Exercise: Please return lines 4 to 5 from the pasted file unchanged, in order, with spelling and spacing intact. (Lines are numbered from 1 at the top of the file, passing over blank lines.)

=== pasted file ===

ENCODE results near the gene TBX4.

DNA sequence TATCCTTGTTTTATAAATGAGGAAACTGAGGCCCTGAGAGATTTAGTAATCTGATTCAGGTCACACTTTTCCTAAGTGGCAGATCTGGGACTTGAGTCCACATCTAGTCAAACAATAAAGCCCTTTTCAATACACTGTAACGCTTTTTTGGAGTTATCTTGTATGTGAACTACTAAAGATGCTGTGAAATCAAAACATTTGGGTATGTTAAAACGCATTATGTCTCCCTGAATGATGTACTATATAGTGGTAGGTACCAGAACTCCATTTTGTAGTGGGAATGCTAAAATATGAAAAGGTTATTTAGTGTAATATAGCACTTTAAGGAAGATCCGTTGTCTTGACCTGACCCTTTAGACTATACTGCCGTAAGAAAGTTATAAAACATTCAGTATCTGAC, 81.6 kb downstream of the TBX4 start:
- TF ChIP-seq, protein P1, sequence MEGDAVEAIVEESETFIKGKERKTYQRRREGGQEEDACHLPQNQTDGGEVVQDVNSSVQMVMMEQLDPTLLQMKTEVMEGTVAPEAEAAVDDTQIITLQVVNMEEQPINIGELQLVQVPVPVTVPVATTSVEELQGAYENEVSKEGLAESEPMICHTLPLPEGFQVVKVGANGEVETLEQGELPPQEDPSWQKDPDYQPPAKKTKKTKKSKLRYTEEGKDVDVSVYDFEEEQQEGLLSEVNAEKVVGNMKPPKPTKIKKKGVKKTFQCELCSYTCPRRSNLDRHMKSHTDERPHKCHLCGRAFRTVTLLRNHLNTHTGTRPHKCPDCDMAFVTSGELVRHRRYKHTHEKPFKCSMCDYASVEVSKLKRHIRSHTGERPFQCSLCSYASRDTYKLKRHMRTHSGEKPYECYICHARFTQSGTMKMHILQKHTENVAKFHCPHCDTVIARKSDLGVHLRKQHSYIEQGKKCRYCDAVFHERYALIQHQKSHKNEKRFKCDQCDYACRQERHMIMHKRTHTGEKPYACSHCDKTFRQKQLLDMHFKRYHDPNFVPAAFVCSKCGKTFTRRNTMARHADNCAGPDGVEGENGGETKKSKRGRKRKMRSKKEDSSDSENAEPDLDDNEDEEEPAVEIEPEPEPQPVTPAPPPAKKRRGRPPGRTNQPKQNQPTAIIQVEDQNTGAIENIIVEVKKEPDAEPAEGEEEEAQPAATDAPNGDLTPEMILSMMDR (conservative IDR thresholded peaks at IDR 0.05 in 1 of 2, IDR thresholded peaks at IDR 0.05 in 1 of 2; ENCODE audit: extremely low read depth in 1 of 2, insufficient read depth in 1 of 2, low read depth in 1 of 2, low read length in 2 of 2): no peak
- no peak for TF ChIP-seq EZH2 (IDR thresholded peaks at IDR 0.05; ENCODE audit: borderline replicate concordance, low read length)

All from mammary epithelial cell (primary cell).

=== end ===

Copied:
- no peak for TF ChIP-seq EZH2 (IDR thresholded peaks at IDR 0.05; ENCODE audit: borderline replicate concordance, low read length)

All from mammary epithelial cell (primary cell).